As many of you know, each year the department hosts an extraordinary event called Maze Day. Maze Day is a special field trip for K-12 students with visual impairments, where they, along with their parents/guardians and teachers, get to experience a wide variety of educational games created just for them. For students who are often left out of school field trips and activities because they are not members of the sighted community, Maze Day provides a one-of-a-kind day of fun and learning.
This year, we were honored to have several alumni volunteer to help.
Rob Dallara (M.S. 2015), Patrick Waivers (B.S. 2013), and Alexandra Bokinsky (M.S. 1997, Ph.D. 2003), Aron Helser (B.A. 1994, M.S. 1998) and their children all volunteered by designing their own demos to show, helping lead groups, and preparing and serving lunch.
Rob Dallara began volunteering at Maze Day when he was a student and came back as an alumni volunteer this year. “I really wanted to volunteer for Maze Day again this year because I really enjoy working with the children who are visually impaired, who might not otherwise have the opportunity to play video games that others enjoy,” said Dallara. “I also still had some great ideas for other accessible video games that these kids could enjoy that I hadn’t yet created.” This year Dallara created an iPad game called Screen Splitter, where students tap different sections based on the ambient noise.
Patrick Waivers has previously volunteered at Maze Day with his company, but he volunteered this year on his own. Waivers said, “From a volunteering perspective, Maze Day is such a great event. It is both rewarding and lots of fun. The kids are genuinely happy to be there, and the students create some very interesting and original demos. It also gives me the opportunity to see and talk to my old professors and faculty at CS.” Waivers spent the day helping with food preparation and leading groups of students around the building.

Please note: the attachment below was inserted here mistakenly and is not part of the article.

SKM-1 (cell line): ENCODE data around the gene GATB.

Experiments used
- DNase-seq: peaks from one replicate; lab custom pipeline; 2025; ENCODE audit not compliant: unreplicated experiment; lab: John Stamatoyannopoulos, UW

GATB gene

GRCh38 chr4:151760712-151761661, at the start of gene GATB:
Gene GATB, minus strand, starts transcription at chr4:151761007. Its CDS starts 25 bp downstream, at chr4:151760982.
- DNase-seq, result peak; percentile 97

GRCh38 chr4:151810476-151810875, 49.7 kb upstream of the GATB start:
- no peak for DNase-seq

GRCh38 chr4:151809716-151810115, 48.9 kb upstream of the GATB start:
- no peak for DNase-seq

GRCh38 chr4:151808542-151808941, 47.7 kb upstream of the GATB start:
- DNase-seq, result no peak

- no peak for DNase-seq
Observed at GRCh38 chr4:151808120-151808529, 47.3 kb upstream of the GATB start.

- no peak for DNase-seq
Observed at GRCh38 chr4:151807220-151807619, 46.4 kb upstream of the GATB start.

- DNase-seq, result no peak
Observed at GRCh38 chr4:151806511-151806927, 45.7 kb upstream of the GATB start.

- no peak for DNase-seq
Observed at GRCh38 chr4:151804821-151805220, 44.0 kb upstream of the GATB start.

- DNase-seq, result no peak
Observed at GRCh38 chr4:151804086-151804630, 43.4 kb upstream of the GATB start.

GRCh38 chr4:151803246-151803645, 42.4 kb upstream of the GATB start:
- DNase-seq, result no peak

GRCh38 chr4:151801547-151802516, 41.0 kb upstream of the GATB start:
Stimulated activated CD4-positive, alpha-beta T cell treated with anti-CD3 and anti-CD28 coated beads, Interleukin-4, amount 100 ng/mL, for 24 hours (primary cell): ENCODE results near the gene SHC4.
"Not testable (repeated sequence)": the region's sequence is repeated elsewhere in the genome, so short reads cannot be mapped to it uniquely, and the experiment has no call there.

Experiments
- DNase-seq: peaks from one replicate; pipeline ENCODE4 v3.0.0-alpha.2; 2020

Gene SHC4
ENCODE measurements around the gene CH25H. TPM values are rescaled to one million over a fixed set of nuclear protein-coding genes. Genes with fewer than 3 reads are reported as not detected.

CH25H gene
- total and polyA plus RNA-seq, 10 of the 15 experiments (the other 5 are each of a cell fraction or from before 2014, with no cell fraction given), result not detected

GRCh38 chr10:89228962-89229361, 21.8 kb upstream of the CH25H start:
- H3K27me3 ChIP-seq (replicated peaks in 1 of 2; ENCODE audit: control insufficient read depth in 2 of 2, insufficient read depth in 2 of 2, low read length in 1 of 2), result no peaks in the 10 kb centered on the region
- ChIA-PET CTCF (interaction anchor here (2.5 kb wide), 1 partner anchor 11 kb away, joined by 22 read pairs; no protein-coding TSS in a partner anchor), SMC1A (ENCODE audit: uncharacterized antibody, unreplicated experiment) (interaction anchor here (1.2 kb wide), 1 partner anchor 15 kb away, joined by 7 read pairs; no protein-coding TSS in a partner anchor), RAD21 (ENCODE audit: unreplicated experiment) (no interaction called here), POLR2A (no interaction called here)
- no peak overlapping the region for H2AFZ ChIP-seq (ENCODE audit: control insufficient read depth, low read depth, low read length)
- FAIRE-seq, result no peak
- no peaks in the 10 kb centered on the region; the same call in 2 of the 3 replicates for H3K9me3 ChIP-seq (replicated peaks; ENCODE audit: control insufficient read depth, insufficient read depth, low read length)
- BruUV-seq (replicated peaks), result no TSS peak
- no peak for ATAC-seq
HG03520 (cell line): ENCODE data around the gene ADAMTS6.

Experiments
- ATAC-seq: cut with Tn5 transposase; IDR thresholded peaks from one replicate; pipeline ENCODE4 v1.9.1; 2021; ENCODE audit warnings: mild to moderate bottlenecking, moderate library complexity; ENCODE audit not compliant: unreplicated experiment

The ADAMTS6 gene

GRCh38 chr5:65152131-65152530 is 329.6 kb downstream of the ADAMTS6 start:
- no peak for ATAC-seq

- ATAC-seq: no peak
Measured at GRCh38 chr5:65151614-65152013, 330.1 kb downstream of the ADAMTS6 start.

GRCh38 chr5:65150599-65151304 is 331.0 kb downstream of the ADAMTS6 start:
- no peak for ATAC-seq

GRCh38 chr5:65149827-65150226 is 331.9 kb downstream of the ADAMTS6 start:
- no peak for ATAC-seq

Alexandra Bokinsky and Aron Helser had not heard of Maze Day before attending the department’s 50th Anniversary Celebration last year, but they were excited to get their whole family involved. “We thought that designing Maze Day games as a family would be a great way to continue teaching our kids about other kids who have challenges and to get them thinking about ways we can help — what can we as programmers do? Most everyone they know plays games on a tablet or smart phone, and it was a real stretch to try to think of fun games we could make that would work for kids with visual impairments. It definitely made us all think differently about how we use and interact with the tablet,” Bokinsky said. Their family provided three games, including a fairy android app, a LEGO maze with touch sensors and the Funky Beats Touch Board, where users created sounds by touching different shapes painted with electrically conductive paint.
This year’s Maze Day was made even more special by the alumni who volunteered their time to the make the day a-MAZE-ing! If you are interested in volunteering for the next Maze Day, we would love to have you. Please email email@example.com to let us know if you would like to design a game or to help in another way.